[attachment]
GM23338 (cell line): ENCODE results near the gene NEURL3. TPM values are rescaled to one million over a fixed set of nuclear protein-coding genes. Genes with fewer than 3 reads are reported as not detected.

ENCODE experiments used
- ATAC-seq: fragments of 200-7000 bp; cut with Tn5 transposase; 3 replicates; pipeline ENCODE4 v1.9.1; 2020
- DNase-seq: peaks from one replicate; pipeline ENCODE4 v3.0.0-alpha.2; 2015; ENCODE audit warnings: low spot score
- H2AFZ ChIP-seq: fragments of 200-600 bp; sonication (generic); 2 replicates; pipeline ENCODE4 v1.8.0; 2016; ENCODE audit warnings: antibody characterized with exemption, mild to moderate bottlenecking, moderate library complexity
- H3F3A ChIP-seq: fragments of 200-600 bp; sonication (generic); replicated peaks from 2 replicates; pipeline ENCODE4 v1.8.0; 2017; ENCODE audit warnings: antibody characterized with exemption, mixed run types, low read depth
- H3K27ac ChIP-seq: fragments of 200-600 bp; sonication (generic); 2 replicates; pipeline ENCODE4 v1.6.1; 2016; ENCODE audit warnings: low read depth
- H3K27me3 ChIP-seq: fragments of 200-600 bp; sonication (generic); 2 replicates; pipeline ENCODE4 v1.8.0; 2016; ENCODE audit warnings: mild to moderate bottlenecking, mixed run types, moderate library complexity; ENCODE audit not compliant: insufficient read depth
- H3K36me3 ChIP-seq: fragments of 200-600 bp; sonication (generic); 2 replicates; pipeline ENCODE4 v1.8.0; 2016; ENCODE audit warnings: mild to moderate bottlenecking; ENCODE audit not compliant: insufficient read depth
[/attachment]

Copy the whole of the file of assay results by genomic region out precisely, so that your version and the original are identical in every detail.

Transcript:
GM23338 (cell line): ENCODE results near the gene NEURL3. TPM values are rescaled to one million over a fixed set of nuclear protein-coding genes. Genes with fewer than 3 reads are reported as not detected.

ENCODE experiments used
- ATAC-seq: fragments of 200-7000 bp; cut with Tn5 transposase; 3 replicates; pipeline ENCODE4 v1.9.1; 2020
- DNase-seq: peaks from one replicate; pipeline ENCODE4 v3.0.0-alpha.2; 2015; ENCODE audit warnings: low spot score
- H2AFZ ChIP-seq: fragments of 200-600 bp; sonication (generic); 2 replicates; pipeline ENCODE4 v1.8.0; 2016; ENCODE audit warnings: antibody characterized with exemption, mild to moderate bottlenecking, moderate library complexity
- H3F3A ChIP-seq: fragments of 200-600 bp; sonication (generic); replicated peaks from 2 replicates; pipeline ENCODE4 v1.8.0; 2017; ENCODE audit warnings: antibody characterized with exemption, mixed run types, low read depth
- H3K27ac ChIP-seq: fragments of 200-600 bp; sonication (generic); 2 replicates; pipeline ENCODE4 v1.6.1; 2016; ENCODE audit warnings: low read depth
- H3K27me3 ChIP-seq: fragments of 200-600 bp; sonication (generic); 2 replicates; pipeline ENCODE4 v1.8.0; 2016; ENCODE audit warnings: mild to moderate bottlenecking, mixed run types, moderate library complexity; ENCODE audit not compliant: insufficient read depth
- H3K36me3 ChIP-seq: fragments of 200-600 bp; sonication (generic); 2 replicates; pipeline ENCODE4 v1.8.0; 2016; ENCODE audit warnings: mild to moderate bottlenecking; ENCODE audit not compliant: insufficient read depth